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The Web is on the cusp of a major new era: “who you know” is becoming a fundamental ingredient of a large and growing number of socially enabled applications and services; a lens through which news and media are shared, filtered, and consumed, and a major conduit by which new services are discovered and adopted. Yet for all its promise, this “Social Web” is still in many ways nascent and immature: users are increasingly frustrated at having to re-create profiles and re-establish relationships from scratch on every new site they visit; there is confusion over what type of control users should have of their own information and relationships, and when and how it’s appropriate to share that information with other people and services; and developers are still largely forced to choose between developing an independent site with little access to rich social information or “widgetizing” their app to deploy it inside an existing social network’s walled garden.
Amidst this growing clamor of online social activity, a number of grass-roots technologies are emerging that would allow a more open and decentralized Social Web in which users can build a consolidated online identity that spans multiple tools and services and the data users create on each site can be made portable, so relationships established in one place can become meaningful and durable in other contexts, and in which users and developers no longer need to “start from scratch” in order to craft new social experiences, thus lowering the bar for innovation.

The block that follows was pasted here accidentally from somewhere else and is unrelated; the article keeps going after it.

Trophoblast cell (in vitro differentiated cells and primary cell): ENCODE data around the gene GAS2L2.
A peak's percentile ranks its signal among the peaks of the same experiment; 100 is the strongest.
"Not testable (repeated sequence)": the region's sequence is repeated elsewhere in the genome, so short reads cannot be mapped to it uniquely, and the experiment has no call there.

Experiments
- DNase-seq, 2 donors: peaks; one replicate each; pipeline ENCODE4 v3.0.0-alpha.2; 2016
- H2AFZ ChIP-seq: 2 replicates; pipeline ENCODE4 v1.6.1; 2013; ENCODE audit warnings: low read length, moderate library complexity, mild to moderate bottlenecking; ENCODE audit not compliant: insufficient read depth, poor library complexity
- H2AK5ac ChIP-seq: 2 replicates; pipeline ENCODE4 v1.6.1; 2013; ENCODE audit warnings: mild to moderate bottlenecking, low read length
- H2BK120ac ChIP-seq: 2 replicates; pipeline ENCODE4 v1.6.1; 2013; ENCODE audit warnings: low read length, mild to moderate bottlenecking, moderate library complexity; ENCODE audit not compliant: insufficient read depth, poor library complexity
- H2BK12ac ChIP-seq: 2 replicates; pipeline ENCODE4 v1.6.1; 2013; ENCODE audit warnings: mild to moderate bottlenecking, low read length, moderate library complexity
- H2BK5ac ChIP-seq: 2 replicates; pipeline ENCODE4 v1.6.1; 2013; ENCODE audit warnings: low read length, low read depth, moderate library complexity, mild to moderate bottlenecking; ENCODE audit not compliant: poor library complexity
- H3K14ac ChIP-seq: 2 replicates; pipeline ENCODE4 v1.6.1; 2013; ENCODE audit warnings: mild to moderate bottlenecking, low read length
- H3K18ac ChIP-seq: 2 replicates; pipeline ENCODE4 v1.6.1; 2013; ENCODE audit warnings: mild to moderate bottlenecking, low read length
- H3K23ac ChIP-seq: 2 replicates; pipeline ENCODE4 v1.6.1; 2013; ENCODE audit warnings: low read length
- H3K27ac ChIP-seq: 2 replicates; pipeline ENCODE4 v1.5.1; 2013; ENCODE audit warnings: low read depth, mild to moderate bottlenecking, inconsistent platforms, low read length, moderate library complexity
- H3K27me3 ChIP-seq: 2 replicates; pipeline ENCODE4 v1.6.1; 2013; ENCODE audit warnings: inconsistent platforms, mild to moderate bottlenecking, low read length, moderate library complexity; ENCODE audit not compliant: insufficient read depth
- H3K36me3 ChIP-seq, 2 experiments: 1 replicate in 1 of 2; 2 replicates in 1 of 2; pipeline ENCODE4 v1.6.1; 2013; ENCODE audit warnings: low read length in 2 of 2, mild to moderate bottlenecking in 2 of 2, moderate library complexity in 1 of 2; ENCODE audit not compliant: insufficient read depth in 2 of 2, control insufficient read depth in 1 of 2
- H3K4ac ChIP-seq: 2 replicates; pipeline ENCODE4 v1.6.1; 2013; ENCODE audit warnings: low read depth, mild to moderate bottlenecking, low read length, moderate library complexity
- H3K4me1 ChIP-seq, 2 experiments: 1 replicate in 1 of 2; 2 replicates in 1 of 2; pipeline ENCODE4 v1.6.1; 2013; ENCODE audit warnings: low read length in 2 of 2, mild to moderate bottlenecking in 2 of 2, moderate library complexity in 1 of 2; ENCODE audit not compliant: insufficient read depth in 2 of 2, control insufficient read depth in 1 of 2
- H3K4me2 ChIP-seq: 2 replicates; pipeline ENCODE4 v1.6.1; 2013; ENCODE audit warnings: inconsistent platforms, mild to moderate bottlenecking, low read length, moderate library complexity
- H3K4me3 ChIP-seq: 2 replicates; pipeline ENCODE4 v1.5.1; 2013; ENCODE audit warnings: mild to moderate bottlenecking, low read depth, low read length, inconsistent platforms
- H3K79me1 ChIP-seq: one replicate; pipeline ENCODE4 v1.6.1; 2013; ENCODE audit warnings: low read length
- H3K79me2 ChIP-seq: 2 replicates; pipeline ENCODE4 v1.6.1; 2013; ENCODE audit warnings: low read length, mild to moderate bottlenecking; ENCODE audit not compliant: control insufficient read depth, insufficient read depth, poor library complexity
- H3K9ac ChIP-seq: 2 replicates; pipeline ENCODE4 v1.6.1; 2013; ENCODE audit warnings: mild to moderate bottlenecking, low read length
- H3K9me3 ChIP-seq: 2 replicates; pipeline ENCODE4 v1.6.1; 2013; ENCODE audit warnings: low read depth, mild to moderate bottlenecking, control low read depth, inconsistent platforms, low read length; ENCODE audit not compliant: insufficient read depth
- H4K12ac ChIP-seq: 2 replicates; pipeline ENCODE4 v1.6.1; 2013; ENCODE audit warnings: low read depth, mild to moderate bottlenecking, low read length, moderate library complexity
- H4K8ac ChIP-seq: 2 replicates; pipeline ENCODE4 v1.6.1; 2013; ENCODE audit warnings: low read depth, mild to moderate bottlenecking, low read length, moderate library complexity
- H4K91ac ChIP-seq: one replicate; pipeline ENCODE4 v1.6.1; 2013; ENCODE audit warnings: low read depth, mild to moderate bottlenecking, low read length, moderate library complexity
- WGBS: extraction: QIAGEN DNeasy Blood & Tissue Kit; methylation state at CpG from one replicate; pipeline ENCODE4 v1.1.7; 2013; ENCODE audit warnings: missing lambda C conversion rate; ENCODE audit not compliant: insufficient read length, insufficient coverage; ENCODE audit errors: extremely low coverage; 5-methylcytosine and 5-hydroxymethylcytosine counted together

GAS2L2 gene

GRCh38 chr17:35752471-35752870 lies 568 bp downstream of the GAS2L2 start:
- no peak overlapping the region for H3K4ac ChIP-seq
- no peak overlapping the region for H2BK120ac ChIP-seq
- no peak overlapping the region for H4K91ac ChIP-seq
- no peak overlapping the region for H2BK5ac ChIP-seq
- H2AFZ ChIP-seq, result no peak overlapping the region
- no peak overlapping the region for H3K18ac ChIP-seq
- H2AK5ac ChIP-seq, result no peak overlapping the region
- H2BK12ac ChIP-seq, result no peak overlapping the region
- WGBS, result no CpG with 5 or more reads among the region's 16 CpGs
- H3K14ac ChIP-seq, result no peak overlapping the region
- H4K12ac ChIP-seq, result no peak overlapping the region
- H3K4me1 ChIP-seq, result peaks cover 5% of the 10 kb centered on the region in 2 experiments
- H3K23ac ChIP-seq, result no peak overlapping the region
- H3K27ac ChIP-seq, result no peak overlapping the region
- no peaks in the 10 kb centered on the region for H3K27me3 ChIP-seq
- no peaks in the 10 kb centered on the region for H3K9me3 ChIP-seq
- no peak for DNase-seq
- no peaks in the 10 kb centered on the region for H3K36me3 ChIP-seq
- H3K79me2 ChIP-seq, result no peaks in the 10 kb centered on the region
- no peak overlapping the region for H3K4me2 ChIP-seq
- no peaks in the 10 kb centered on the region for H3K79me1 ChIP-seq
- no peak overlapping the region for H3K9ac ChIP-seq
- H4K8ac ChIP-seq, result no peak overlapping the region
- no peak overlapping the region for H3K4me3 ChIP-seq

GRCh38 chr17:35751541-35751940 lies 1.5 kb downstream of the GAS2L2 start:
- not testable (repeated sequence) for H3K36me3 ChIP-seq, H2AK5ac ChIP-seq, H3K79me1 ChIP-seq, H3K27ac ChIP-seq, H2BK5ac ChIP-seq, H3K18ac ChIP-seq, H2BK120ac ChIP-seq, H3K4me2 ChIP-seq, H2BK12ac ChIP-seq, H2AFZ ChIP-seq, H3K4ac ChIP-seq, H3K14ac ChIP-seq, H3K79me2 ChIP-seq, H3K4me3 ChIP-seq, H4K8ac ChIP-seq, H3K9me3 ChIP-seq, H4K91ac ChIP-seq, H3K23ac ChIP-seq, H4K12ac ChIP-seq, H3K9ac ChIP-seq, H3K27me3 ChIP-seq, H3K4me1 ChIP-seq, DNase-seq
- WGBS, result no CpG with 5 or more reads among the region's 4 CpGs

This talk will describe the social landscape as it stands, highlight the technologies that are changing what’s possible (including OpenID, OAuth, OpenSocial, and others), and illuminate the current debates over privacy, control, and portability that have made the emerging Social Web such a hotly discussed topic. It will also lay out a clear vision of what this next phase of the Web may look like.
Joseph Smarr is Chief Platform Architect at Plaxo. He is currently leading Plaxo’s “Open Social Web” initiative to put users back in control of who they know when using socially-enabled sites by using open data-sharing standards. An active participant in the Web 2.0 community, Joseph has built web applications for many years, including Plaxo’s online address book, web widgets, and was architect and lead developer of the Plaxo 3.0 rich AJAX address book, calendar, and sync tool. Joseph has a BS and MS from Stanford University in Artificial Intelligence.